Rafale deal: Supreme Court verdict on pleas seeking probe todayhttps://indianexpress.com/article/india/rafale-deal-supreme-court-verdict-on-pleas-seeking-probe-today-5492800/

Rafale deal: Supreme Court verdict on pleas seeking probe today

The bench of Chief Justice of India Ranjan Gogoi and Justices S K Kaul and K M Joseph will give its ruling at 10.30 am.

Rafale deal: Supreme Court verdict on pleas seeking probe today
The court had reserved its verdict in the matter on November 14 after hearing extensive arguments.

The Supreme Court will on Friday deliver its judgment on petitions seeking a court-monitored probe into the multi-billion-dollar deal for purchase of 36 Rafale fighter jets from France.

The bench of Chief Justice of India Ranjan Gogoi and Justices S K Kaul and K M Joseph will give its ruling at 10.30 am.

The court had reserved its verdict in the matter on November 14 after hearing extensive arguments.

Four petitions challenging the deal were filed in the apex court — two by lawyers M L Sharma and Vineet Dhanda, one by AAP leader Sanjay Singh and a fourth by former Union ministers Yashwant Sinha and Arun Shourie and advocate Prashant Bhushan.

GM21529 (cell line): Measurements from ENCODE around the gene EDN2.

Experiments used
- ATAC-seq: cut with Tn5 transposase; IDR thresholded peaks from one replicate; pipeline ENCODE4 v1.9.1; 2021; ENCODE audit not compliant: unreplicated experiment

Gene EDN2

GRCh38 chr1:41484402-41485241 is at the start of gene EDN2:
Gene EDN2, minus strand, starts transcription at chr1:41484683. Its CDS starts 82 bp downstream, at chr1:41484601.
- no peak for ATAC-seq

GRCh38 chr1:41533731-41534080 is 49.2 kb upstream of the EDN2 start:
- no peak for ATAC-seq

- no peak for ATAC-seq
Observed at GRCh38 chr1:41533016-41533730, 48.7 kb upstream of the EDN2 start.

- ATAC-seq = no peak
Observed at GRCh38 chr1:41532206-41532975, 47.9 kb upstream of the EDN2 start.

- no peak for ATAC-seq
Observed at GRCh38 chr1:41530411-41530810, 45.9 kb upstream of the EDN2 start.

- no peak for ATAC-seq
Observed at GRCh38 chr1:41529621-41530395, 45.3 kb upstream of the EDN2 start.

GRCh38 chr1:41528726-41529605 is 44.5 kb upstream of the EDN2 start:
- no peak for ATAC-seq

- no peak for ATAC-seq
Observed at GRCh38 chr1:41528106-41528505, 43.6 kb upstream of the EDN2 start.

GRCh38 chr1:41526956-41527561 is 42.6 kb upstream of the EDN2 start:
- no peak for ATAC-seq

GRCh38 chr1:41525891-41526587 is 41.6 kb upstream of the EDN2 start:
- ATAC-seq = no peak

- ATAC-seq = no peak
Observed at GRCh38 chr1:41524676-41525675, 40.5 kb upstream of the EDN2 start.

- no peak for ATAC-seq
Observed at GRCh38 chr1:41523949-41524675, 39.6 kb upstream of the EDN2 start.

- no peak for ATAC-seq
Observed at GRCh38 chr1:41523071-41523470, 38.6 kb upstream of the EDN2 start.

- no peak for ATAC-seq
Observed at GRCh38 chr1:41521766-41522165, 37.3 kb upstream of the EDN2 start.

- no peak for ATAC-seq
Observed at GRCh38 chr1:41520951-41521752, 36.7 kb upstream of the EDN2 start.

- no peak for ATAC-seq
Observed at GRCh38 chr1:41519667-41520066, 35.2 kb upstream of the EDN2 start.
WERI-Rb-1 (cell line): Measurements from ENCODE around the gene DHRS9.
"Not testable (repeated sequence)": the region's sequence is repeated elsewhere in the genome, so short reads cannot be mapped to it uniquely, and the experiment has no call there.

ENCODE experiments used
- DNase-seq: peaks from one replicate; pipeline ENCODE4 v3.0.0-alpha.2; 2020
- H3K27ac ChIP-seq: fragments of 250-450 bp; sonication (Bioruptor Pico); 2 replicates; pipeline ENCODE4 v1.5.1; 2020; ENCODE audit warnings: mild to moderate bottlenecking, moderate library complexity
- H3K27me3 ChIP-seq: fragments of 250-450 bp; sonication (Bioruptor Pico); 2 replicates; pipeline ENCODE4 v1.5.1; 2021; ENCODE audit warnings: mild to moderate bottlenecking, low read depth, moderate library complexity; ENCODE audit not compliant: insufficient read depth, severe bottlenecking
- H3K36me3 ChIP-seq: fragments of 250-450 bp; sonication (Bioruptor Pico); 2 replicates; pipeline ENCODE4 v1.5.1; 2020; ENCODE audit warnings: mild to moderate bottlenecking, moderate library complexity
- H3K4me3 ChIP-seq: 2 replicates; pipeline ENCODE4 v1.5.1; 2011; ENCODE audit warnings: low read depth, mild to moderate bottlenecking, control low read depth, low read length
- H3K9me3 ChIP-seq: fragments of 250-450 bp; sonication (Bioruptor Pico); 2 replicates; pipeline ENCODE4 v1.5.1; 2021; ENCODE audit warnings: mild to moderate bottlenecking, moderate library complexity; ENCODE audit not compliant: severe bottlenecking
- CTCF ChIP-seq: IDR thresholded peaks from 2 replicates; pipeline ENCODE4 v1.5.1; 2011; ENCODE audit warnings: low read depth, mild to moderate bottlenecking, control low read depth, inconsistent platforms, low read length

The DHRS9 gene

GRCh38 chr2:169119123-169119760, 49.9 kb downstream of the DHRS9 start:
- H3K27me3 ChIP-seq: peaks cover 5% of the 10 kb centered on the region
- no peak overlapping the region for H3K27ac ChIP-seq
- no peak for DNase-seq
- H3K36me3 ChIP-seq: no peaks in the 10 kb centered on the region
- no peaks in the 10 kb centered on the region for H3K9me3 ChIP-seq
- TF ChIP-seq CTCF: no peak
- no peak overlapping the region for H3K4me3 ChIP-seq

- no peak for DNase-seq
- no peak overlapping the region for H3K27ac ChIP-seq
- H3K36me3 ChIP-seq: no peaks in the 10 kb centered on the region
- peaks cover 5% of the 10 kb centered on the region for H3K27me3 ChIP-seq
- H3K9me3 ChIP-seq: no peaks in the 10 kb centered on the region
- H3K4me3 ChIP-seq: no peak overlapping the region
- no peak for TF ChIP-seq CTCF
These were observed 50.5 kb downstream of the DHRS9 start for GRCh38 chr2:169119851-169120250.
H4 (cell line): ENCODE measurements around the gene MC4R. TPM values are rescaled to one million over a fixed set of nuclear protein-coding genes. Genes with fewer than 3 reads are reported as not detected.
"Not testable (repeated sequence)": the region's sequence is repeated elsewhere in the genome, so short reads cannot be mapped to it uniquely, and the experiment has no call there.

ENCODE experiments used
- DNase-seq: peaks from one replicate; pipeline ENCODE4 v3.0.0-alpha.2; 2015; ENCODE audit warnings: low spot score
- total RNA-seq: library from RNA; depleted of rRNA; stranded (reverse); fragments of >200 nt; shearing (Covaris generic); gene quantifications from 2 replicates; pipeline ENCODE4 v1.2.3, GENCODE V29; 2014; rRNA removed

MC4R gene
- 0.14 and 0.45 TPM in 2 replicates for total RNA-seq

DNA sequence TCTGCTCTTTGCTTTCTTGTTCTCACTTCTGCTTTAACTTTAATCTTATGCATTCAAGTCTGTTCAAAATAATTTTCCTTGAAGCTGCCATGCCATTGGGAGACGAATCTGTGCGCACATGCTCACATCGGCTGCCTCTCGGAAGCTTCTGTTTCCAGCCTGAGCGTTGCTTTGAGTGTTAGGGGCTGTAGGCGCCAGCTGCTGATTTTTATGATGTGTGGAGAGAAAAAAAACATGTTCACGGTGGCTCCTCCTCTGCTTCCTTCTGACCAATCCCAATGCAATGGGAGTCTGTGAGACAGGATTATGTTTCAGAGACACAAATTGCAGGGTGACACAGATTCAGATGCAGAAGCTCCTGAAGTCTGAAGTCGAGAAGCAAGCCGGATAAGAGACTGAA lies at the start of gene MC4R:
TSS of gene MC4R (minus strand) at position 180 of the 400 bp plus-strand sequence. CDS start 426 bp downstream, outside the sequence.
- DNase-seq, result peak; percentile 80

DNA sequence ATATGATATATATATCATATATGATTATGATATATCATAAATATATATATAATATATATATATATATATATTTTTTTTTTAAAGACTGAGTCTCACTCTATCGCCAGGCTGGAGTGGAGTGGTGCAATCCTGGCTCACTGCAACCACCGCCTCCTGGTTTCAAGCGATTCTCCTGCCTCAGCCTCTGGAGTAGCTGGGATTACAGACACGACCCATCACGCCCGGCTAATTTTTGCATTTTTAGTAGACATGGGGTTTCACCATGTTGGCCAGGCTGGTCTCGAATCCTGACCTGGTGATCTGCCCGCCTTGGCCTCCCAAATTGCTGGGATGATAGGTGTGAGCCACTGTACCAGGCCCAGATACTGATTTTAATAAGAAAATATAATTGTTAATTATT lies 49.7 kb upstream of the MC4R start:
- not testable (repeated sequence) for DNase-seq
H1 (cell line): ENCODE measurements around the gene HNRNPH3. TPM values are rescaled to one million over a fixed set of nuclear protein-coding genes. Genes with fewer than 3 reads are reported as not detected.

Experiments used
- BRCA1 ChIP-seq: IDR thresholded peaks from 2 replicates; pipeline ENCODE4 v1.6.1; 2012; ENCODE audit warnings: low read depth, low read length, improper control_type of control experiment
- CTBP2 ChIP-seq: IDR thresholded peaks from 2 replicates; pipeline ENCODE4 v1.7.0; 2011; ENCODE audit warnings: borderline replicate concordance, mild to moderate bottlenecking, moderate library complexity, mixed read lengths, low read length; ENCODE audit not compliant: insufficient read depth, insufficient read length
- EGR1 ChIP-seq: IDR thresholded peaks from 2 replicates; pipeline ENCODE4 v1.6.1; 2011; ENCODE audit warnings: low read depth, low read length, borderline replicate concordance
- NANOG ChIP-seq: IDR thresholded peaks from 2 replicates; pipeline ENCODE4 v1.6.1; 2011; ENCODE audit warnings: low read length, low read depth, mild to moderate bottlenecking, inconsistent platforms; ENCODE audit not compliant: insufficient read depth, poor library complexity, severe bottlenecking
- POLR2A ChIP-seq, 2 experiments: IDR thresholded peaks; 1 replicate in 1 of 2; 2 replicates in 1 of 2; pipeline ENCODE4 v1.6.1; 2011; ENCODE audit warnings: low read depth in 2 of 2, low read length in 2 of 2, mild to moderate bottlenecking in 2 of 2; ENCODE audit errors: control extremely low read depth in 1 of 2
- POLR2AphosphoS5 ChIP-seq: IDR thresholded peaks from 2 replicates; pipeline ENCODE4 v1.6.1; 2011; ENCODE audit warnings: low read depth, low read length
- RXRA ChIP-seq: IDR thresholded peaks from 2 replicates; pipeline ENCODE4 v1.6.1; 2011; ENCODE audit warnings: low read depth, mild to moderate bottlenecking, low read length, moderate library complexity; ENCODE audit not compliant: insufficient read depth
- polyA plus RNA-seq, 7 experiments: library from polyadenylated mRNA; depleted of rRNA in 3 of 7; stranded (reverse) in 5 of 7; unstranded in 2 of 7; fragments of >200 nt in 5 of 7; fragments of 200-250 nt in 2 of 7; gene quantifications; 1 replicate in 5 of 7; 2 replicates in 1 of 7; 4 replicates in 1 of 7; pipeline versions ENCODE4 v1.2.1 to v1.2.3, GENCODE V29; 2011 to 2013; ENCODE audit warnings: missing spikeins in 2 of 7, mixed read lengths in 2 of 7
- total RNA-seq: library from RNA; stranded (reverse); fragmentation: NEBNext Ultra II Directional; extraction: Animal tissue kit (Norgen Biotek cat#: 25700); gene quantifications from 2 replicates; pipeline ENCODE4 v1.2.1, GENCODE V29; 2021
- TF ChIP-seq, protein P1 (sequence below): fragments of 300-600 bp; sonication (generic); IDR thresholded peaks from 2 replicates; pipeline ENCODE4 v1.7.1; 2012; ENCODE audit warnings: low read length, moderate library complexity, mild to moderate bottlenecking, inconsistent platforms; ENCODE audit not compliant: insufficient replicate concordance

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Taking up the petitions for hearing, the bench had asked the central government to submit in a sealed cover the details for the decision-making process leading to award of the contract. The Centre submitted the same, complying with the direction.

Subsequently, the court asked the government to submit the pricing details of the 36 aircraft. Though the Centre initially dithered, citing the secrecy clause in the agreement, it later furnished the details in a sealed cover.

While reserving its order, the court had said it was yet to decide whether the pricing details should be brought into the public domain. “Whether to bring the fact on pricing in public domain or not is a decision we have to take. And we are yet to decide. The question of entering into a debate on the pricing does not arise till we take a decision,” the court observed.

The petitioners had questioned the offset agreements in the deal and alleged that it flouted the Defence Procurement Policy.

The government maintained that it had completely followed the DPP and insisted that the Original Equipment Manufacturer was yet to inform it about the offset agreements.

While the government sought to justify its decision not to make the price public citing national security — the government stand was that by knowing the price, adversaries would be able to relate it to the kind of weaponry and avionics used in the equipment — the petitioners questioned this, saying the technical details were already known as per an earlier Request for Proposal (RFP) floated for purchase of 126 of these jets.

The hearing also saw the court quizzing IAF officials on the induction of fighter aircraft in its fleet.